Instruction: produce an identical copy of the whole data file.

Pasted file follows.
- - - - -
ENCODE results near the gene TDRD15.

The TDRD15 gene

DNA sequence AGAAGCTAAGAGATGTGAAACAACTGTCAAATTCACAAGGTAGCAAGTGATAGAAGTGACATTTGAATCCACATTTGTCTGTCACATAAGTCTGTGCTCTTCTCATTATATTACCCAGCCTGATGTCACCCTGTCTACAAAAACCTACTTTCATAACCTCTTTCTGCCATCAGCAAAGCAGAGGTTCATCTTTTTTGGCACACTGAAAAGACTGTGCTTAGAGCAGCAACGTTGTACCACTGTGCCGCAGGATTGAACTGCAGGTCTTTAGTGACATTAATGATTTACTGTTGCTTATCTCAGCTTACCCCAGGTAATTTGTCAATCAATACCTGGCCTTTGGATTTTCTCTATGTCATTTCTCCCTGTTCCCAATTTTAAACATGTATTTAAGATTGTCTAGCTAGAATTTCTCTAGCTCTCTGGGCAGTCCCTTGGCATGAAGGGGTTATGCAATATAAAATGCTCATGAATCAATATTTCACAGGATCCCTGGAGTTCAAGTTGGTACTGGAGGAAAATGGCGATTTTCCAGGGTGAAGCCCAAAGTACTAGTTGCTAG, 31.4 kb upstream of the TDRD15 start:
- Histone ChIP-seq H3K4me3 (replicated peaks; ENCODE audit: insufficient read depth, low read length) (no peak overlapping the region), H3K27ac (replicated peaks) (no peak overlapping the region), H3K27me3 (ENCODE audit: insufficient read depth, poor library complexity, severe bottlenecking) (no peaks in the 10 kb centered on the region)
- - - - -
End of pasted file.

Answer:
ENCODE results near the gene TDRD15.

The TDRD15 gene

DNA sequence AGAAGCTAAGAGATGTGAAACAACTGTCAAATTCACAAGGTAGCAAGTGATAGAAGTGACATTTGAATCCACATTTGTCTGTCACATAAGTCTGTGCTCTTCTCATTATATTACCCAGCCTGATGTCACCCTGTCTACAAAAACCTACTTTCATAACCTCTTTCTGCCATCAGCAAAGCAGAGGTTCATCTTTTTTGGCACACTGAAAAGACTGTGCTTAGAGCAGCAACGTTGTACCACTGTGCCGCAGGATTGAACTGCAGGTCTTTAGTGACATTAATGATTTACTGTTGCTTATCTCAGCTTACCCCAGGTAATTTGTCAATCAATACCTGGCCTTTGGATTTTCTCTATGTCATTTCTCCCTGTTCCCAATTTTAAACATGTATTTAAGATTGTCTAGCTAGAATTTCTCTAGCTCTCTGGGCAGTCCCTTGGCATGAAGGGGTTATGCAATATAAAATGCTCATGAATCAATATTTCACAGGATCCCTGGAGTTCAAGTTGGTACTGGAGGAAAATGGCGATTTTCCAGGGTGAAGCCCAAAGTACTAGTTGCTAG, 31.4 kb upstream of the TDRD15 start:
- Histone ChIP-seq H3K4me3 (replicated peaks; ENCODE audit: insufficient read depth, low read length) (no peak overlapping the region), H3K27ac (replicated peaks) (no peak overlapping the region), H3K27me3 (ENCODE audit: insufficient read depth, poor library complexity, severe bottlenecking) (no peaks in the 10 kb centered on the region)